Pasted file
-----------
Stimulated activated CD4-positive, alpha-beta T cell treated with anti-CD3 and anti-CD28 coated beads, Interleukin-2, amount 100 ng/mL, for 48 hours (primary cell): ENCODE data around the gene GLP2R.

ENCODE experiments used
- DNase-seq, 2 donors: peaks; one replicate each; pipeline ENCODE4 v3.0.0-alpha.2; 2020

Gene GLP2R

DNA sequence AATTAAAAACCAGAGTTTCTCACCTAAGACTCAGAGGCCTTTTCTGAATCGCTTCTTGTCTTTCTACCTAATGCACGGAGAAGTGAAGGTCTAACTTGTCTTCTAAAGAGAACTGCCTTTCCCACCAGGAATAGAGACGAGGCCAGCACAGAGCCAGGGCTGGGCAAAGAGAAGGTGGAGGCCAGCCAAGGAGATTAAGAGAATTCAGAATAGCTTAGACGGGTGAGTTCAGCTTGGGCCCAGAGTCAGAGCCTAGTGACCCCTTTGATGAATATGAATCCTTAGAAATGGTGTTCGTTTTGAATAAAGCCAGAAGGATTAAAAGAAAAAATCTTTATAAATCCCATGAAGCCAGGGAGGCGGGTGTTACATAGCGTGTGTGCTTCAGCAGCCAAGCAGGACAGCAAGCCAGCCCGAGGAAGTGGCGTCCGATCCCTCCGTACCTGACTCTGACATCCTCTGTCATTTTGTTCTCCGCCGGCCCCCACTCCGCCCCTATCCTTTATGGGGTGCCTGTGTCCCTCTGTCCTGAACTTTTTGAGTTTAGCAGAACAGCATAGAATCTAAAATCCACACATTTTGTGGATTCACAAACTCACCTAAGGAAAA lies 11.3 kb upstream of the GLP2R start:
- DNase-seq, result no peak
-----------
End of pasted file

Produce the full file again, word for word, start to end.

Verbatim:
Stimulated activated CD4-positive, alpha-beta T cell treated with anti-CD3 and anti-CD28 coated beads, Interleukin-2, amount 100 ng/mL, for 48 hours (primary cell): ENCODE data around the gene GLP2R.

ENCODE experiments used
- DNase-seq, 2 donors: peaks; one replicate each; pipeline ENCODE4 v3.0.0-alpha.2; 2020

Gene GLP2R

DNA sequence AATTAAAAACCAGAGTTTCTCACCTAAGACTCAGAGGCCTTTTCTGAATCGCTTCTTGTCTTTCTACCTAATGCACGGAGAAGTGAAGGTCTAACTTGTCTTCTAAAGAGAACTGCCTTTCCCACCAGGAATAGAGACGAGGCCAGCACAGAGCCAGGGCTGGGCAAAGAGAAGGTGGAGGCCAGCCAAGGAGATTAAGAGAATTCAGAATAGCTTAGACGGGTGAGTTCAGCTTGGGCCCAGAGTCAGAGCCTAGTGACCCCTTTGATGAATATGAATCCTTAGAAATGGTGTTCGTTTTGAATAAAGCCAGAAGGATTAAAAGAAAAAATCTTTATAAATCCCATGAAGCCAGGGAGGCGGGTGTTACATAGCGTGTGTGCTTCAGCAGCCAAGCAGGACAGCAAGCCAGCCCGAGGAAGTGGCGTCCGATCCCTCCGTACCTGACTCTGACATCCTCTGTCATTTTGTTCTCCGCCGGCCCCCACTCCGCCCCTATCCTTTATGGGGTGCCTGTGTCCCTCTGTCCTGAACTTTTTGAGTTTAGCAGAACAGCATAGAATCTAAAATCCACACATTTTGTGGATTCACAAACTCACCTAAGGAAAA lies 11.3 kb upstream of the GLP2R start:
- DNase-seq, result no peak